What is expected of the Cyprus meeting in Genova?

Turkish former ambassador Engin Solakoğlu answered soL’s questions on the meetings in Genova on the Cyprus issue.
Friday, 30 April 2021 09:12

British, Turkish, and Greek representatives as grantors together with the Southern and Northern Cyprus authorities are gathering in Geneva on 27-28th of Apr’21. However, the meeting is an unofficial one.

Before the meeting, Northern Cyprus President Ersin Tatar and Turkish President Erdoğan discussed the position of Turks on the Island just before the meeting. Despite the former Cypriot president Mustafa Akıncı’s attitude, Tatar is in favor of bi-state negotiations. The Turkish Republic is also sharing the same approach. However, the Cyprus table is always open to negotiations.

Since the meeting is hot and details are yet to be unknown, Turkish former ambassador Engin Solakoğlu evaluated the gathering and answered soL’s questions about the meaning of the Geneva gathering.

On the ‘unofficiality’ of Geneva Meeting

The sides of the meeting declared the negotiations as ‘informal’. The reason behind the unofficiality is that the representatives of North and Southern administrations will be introduced to each other for the first time, according to Solakoğlu. It has been 4 years since a comprehensive negotiatory meeting between the parties. Turkish Cypriot leadership has been changed, the Turkish Republic took their distance on the idea of the federation on the Island, and more importantly, the recent tension for the natural energy resources in the Eastern Mediterranean has been escalated during these 4 years.

According to Solakoğlu, and diplomacy technique, this gathering is an initiative to reveal if the negotiations would be profounded. That is to say, the sides will evaluate each other and see if a deep negotiation period would begin.

Any rapprochement expected from the meetings?

It is very common but misleading information to think that there are only 2 sides in Cyprus, according to Solakoğlu. Other than Turks and Rums, the United Kingdom, and the US imperialism which is trying to hide awkwardly behind the UK. The UK is trying to gain its former role before its membership to the EU as ‘the owner’ of the Island as an actor which was emancipated itself from the EU. The tension in the Eastern Mediterranean only disturbs the UK which has military bases on the Island and the US can use British military bases on the island and reach all Middle East. That explains why this initiative begins with a ‘solution plan’ draft proposed by the UK.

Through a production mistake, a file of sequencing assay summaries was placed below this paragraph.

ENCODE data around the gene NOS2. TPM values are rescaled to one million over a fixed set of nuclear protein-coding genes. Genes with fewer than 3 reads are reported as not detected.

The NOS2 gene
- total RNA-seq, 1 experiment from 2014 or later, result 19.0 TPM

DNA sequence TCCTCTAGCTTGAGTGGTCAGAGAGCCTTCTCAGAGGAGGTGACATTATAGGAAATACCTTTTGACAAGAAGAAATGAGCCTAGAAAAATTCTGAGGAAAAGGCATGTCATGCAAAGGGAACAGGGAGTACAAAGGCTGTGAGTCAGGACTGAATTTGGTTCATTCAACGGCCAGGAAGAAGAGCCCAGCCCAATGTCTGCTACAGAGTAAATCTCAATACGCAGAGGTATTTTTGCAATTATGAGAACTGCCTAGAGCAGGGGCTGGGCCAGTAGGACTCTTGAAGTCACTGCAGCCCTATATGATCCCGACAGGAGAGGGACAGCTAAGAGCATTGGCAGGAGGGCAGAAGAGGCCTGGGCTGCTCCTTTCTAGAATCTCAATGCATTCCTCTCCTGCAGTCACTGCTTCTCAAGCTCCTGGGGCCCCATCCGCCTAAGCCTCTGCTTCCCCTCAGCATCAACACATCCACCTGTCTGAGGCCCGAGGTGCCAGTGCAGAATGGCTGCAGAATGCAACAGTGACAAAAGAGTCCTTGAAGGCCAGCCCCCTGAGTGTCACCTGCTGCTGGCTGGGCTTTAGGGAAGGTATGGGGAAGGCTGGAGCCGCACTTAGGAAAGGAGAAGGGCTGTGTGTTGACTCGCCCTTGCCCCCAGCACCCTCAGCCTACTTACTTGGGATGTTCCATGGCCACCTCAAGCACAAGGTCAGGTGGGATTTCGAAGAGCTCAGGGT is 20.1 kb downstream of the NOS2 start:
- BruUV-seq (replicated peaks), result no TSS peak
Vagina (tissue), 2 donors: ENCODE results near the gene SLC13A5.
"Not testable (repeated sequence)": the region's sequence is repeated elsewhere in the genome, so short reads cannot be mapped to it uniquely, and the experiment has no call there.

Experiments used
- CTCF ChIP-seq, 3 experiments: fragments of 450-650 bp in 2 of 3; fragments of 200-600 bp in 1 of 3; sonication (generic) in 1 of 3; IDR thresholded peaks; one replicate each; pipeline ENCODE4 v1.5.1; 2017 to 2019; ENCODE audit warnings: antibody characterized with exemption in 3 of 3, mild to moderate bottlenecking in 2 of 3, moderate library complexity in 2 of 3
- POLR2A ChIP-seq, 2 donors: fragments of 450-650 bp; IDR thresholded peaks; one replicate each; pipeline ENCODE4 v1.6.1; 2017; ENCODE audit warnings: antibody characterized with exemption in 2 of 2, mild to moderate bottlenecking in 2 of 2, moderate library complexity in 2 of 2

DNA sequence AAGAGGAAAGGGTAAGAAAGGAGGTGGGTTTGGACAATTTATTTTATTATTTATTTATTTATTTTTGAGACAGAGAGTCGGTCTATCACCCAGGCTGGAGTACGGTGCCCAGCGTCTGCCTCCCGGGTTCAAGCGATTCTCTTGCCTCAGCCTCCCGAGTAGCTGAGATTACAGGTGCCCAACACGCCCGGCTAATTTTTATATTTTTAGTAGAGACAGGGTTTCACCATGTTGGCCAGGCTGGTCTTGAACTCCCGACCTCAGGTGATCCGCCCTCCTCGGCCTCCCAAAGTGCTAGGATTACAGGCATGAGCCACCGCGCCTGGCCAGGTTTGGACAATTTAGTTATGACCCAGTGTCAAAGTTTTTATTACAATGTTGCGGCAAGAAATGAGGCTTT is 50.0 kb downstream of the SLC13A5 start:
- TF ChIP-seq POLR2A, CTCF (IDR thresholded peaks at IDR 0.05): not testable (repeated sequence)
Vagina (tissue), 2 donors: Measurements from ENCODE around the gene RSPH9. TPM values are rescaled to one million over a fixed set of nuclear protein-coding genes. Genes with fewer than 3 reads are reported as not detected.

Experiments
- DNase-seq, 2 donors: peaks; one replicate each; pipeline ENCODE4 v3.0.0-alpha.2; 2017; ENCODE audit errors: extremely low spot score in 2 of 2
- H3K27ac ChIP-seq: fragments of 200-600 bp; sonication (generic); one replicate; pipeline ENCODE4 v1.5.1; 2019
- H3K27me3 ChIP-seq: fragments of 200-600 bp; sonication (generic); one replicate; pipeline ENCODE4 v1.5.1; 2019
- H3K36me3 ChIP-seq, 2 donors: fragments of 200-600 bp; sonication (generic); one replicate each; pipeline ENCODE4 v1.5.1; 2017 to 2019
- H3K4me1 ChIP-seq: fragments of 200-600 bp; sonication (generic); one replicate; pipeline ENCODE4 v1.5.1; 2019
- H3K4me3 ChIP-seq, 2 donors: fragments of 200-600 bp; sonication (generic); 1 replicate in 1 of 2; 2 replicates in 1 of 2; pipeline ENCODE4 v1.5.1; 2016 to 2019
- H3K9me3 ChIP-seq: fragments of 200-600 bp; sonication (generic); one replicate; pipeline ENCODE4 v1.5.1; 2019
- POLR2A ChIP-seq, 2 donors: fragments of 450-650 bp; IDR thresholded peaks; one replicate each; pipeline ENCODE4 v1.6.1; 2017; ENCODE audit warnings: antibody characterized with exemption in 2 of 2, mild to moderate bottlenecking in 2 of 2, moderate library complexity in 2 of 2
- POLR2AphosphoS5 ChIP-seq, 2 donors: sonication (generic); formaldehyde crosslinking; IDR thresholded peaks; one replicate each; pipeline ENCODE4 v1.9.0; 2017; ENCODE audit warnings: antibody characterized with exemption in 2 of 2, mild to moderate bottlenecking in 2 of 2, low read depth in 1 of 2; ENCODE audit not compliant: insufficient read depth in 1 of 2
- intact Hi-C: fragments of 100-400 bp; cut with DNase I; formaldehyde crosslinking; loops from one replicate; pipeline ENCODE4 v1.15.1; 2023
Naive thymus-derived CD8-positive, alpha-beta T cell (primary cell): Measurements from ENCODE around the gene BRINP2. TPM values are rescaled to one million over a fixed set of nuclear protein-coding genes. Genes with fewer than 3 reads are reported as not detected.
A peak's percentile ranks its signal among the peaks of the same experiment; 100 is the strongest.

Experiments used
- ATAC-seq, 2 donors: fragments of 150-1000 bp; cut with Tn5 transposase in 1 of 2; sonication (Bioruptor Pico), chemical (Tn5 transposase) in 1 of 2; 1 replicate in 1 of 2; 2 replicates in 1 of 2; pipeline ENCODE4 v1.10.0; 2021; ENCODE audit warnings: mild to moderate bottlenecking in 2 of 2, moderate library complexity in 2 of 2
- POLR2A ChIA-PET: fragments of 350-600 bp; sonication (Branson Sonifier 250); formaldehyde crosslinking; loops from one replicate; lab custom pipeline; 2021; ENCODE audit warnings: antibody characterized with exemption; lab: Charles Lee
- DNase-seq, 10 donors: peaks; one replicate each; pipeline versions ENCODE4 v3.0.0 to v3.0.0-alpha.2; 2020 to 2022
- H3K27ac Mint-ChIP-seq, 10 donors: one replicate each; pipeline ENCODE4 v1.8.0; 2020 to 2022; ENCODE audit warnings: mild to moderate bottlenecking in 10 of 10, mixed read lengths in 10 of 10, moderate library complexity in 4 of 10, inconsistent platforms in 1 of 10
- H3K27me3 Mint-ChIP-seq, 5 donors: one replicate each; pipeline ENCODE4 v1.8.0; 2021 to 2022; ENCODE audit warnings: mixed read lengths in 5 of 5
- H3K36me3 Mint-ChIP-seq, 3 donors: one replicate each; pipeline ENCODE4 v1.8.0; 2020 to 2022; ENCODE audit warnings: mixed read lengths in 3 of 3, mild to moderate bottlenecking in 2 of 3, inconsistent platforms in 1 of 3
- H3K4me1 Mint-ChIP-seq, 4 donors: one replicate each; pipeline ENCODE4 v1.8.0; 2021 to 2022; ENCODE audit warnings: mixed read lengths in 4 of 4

Greece has been appearing to the negotiations unwillingly for years. Greek thesis assumes that the Turkish Republic invaded a part of Cyprus Republic and this conflict is between these two countries as a summary. That is why Greece does not prefer to take a role in the negotiations except a warrantor state. Both Greek and Rum sides are not seeking any immediate solutions on the Island, according to Solakoğlu.

On the other hand, Turkey is very weak on the table. An aggressive stance in the Eastern Mediterranean brought nothing to Turkey. The AKP government in Turkey should return to Western imperialism to provide political and economical capital to last its government. Additionally, the inability to hide to see the Turkish Republic of North Cyprus as a conquered land is another weakness to the Turkish side, Solakoğlu emphasizes.

The Cypriot Turks need an immediate solution. They have to struggle with the AKP government who despises themselves without hiding and would change the demographic structure to prevent any opposition in the Northern part, while they are also struggling with the challenges they suffer for decades. That is why almost half of the Turks on Cyprus want the status quo to be changed.

With all these factors, it is not realistic to expect a solution from today, according to Solakoğu. However, it seems the Turkish side needs to stay on the table for a while. According to Solakoğlu, the first party leaves the table loses from the beginning.

Solakoğlu underlines that it is unlikely to have a solution from this table if we check the mindset of the parties who joined the negotiations.

Moreover, Solakoğlu also adds that the energy resources dispute in the Eastern Mediterranean would not have a significant role during negotiations.